Bomb blast on central Cairo bridge kills at least 1

CAIRO — A bomb blast on a bridge leading to an upscale neighborhood in central Cairo killed a policeman and wounded at least two passers-by on Sunday, police said.

An Associated Press reporter saw a mangled corpse hanging out of a truck on the bridge, which spans the Nile River connecting the Giza district to the wealthy island neighborhood of Zamalek, where many embassies are located.

Dozens of people gathered at the scene, some yelling in outrage, others in fear or grief. Several cars were stopped in traffic with their windows blown out.

“All of a sudden a bomb exploded and there was lots of smoke,” said Ahmed Hussein, an eyewitness who was on the bridge at the time of the blast. “The soldier in the kiosk was killed. His body was torn apart.”

A police officer at the scene said one person was killed, while another reached by telephone confirmed the death and said an additional man and a woman were seriously wounded.

The second officer said initial reports indicated that a sedan slowed down near the police kiosk, as if to ask for directions, and placed explosives before driving away.

Bomb squads combed the area after the blast and police cordoned it off.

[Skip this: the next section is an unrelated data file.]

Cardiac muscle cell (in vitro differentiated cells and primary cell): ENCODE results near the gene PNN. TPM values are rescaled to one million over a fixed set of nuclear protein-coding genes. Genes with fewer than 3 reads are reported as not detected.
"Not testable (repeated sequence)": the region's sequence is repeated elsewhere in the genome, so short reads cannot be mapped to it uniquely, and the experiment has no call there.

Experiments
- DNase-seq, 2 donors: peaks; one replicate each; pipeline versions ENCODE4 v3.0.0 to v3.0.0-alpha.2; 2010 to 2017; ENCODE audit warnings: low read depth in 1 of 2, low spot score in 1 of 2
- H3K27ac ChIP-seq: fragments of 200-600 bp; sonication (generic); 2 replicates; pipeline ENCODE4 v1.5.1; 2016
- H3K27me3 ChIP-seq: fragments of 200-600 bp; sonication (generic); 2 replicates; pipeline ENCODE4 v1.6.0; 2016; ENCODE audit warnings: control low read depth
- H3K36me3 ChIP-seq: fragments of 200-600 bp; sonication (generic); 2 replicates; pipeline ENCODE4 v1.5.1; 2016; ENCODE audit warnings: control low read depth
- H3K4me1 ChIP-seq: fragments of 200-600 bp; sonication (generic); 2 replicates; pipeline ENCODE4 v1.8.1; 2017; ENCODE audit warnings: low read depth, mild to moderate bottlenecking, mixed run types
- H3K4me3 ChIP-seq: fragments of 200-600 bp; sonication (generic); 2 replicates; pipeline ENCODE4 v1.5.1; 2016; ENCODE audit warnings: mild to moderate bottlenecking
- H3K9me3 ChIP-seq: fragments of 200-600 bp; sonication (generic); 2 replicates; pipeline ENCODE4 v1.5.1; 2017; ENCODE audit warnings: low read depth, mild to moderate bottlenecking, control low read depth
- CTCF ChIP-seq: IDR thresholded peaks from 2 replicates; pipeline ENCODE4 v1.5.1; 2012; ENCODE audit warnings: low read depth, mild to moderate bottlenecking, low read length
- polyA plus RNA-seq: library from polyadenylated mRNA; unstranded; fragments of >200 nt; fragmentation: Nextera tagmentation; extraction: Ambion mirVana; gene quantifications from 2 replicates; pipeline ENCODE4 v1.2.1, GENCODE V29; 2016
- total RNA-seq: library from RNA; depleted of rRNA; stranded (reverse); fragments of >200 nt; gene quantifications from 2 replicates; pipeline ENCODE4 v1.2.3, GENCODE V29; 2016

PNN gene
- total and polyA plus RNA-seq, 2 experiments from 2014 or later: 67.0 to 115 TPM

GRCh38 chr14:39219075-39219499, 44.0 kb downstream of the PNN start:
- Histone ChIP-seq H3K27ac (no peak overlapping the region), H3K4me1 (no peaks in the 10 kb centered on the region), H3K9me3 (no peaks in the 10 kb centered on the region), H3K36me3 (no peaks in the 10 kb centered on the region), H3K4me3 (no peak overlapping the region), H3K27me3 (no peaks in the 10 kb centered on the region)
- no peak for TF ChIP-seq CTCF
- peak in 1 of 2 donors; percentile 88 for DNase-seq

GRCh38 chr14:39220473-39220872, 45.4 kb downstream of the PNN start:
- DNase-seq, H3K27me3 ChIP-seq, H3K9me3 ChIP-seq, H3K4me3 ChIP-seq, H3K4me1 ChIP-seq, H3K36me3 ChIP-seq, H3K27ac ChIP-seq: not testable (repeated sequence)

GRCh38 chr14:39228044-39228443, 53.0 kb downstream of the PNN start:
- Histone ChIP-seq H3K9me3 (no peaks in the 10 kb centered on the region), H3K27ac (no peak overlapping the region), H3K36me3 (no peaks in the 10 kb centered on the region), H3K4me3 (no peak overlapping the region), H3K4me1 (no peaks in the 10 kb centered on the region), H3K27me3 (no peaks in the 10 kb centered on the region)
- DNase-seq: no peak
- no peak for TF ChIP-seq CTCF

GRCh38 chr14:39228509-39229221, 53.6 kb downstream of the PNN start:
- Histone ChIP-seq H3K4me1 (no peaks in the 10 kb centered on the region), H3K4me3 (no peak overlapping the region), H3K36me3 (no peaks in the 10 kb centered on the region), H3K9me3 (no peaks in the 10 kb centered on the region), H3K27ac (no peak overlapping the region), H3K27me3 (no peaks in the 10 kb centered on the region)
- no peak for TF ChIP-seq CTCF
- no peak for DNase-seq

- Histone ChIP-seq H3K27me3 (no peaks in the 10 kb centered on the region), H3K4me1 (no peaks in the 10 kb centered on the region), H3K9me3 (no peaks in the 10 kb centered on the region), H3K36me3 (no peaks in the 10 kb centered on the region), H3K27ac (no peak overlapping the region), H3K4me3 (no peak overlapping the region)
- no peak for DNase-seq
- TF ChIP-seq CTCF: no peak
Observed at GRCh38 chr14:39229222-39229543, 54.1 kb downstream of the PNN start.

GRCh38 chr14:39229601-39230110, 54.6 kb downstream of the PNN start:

Police spoke on condition of anonymity as they weren’t authorized to brief journalists.

Attacks mainly targeting Egyptian security forces have spiked since the 2013 military overthrow of Islamist President Mohammed Morsi following massive protests against his divisive rule.

The bombings in Cairo have mainly consisted of small, homemade explosives that cause few casualties.

They have hit civilian areas, including Cairo’s leafy Maadi suburb, where many foreigners live, but such incidents are extremely rare in Zamalek.

Last week, a militant group known as Ajnad Misr, or Egypt’s Soldiers, claimed responsibility for a bombing in front of Cairo University that wounded eight people, including four police officers.

Another two bombs exploded Saturday, also nearby in Giza, leaving craters but causing no casualties.


Associated Press writer Sarah El Deeb contributed to this report.

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